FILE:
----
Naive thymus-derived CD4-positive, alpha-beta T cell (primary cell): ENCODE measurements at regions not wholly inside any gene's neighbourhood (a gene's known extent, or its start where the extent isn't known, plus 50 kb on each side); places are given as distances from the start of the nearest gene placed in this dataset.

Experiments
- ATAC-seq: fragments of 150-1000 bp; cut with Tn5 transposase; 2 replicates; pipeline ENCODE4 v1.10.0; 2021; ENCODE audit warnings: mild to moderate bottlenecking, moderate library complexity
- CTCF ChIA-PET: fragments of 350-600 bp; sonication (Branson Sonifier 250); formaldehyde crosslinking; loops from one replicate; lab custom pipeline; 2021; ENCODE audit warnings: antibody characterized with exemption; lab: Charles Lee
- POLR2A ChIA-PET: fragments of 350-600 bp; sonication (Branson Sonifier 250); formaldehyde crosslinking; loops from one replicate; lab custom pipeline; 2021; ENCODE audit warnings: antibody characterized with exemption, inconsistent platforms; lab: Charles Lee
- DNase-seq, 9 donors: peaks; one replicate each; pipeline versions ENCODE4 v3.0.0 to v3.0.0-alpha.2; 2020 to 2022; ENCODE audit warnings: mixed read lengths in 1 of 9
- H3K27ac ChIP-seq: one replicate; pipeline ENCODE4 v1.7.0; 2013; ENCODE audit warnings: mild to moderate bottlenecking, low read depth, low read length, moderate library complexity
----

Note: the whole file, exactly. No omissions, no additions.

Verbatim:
Naive thymus-derived CD4-positive, alpha-beta T cell (primary cell): ENCODE measurements at regions not wholly inside any gene's neighbourhood (a gene's known extent, or its start where the extent isn't known, plus 50 kb on each side); places are given as distances from the start of the nearest gene placed in this dataset.

Experiments
- ATAC-seq: fragments of 150-1000 bp; cut with Tn5 transposase; 2 replicates; pipeline ENCODE4 v1.10.0; 2021; ENCODE audit warnings: mild to moderate bottlenecking, moderate library complexity
- CTCF ChIA-PET: fragments of 350-600 bp; sonication (Branson Sonifier 250); formaldehyde crosslinking; loops from one replicate; lab custom pipeline; 2021; ENCODE audit warnings: antibody characterized with exemption; lab: Charles Lee
- POLR2A ChIA-PET: fragments of 350-600 bp; sonication (Branson Sonifier 250); formaldehyde crosslinking; loops from one replicate; lab custom pipeline; 2021; ENCODE audit warnings: antibody characterized with exemption, inconsistent platforms; lab: Charles Lee
- DNase-seq, 9 donors: peaks; one replicate each; pipeline versions ENCODE4 v3.0.0 to v3.0.0-alpha.2; 2020 to 2022; ENCODE audit warnings: mixed read lengths in 1 of 9
- H3K27ac ChIP-seq: one replicate; pipeline ENCODE4 v1.7.0; 2013; ENCODE audit warnings: mild to moderate bottlenecking, low read depth, low read length, moderate library complexity